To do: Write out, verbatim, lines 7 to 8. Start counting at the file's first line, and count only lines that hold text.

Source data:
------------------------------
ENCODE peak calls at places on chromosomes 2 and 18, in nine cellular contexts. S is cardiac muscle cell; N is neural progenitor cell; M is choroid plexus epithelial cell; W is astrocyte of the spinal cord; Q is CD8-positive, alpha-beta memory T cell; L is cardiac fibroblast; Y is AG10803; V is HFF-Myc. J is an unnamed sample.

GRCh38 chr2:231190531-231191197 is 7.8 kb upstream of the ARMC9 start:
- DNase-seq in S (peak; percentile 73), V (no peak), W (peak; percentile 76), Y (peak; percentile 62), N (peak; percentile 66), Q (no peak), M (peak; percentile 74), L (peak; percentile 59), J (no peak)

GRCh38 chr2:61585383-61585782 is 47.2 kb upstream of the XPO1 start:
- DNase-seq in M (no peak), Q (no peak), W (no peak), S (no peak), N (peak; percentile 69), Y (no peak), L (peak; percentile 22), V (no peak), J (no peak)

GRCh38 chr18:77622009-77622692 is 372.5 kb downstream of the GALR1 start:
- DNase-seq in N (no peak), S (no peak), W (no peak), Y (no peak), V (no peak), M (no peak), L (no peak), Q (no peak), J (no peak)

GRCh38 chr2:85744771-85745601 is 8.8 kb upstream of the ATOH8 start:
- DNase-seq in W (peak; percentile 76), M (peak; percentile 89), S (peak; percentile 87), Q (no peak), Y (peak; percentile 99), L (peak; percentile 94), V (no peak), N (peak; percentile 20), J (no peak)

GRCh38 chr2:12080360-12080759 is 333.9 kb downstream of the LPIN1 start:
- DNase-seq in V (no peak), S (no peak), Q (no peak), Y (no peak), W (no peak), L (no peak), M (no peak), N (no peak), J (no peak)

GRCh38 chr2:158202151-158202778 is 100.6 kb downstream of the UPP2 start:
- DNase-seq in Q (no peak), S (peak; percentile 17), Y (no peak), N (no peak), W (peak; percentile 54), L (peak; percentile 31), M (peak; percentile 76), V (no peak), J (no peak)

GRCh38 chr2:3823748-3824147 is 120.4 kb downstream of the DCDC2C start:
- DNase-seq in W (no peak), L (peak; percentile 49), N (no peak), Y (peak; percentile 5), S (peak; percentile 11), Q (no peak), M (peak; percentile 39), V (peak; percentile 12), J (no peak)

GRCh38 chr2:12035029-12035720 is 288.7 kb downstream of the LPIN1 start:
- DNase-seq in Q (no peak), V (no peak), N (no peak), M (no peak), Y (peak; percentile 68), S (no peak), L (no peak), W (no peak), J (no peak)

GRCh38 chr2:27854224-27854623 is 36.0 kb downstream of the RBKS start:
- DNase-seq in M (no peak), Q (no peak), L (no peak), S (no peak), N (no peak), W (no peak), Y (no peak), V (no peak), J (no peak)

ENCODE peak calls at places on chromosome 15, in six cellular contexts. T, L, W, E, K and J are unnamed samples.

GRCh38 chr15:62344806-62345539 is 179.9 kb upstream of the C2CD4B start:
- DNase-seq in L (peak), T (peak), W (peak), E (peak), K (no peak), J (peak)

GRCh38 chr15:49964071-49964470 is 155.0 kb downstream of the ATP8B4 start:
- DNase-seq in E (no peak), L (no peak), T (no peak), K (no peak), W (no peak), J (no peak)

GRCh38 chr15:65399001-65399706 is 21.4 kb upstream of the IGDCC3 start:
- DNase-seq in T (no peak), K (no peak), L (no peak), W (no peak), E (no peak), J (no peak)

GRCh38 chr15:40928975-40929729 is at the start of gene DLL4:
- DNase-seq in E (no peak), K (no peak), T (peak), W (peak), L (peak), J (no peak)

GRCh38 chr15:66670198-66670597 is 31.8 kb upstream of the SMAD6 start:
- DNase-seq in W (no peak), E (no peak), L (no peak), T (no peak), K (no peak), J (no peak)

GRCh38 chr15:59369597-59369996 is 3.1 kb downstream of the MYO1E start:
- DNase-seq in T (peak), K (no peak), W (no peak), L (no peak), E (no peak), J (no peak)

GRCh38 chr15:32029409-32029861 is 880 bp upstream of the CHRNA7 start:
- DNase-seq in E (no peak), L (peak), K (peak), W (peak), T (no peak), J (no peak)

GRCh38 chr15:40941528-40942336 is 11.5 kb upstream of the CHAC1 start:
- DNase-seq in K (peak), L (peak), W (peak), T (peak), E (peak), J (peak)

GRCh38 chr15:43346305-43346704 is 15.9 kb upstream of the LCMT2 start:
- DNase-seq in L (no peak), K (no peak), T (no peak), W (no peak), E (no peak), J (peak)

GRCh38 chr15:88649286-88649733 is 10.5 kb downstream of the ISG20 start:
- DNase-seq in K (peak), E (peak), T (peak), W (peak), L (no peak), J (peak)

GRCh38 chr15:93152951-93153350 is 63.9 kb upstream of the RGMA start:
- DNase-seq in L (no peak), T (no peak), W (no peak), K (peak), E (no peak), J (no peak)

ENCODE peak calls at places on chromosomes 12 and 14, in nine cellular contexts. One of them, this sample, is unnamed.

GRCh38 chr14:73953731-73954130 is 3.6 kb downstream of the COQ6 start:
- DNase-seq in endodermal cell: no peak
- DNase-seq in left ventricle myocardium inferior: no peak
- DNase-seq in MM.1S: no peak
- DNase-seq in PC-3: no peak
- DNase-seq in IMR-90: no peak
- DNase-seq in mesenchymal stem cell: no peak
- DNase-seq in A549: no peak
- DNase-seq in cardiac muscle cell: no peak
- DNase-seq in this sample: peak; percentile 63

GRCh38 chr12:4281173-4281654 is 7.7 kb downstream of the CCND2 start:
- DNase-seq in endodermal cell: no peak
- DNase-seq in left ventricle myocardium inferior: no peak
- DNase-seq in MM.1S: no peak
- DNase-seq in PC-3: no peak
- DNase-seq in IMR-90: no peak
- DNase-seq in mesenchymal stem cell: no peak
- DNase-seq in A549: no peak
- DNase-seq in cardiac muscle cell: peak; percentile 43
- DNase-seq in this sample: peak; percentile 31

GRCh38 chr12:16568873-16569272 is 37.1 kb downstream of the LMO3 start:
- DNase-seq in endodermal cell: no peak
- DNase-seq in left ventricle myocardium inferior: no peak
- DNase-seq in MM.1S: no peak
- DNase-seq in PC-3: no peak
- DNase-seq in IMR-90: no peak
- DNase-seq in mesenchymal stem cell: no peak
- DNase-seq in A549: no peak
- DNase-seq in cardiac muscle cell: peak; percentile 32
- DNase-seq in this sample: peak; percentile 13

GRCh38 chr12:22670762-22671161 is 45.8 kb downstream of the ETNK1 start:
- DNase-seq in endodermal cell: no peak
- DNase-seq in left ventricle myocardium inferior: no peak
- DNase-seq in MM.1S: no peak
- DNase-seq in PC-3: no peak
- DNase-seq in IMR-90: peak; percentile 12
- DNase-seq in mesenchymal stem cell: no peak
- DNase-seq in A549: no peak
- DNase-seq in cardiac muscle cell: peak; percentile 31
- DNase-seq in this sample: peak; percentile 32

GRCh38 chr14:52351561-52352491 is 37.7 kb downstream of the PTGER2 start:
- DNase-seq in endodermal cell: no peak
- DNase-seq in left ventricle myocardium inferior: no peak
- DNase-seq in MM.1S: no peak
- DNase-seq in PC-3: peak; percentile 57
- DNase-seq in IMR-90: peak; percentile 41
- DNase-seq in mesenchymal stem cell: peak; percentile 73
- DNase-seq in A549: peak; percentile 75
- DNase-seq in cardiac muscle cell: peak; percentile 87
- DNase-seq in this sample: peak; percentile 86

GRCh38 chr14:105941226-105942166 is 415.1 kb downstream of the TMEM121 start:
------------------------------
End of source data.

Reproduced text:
- DNase-seq in N (no peak), S (no peak), W (no peak), Y (no peak), V (no peak), M (no peak), L (no peak), Q (no peak), J (no peak)

GRCh38 chr2:85744771-85745601 is 8.8 kb upstream of the ATOH8 start: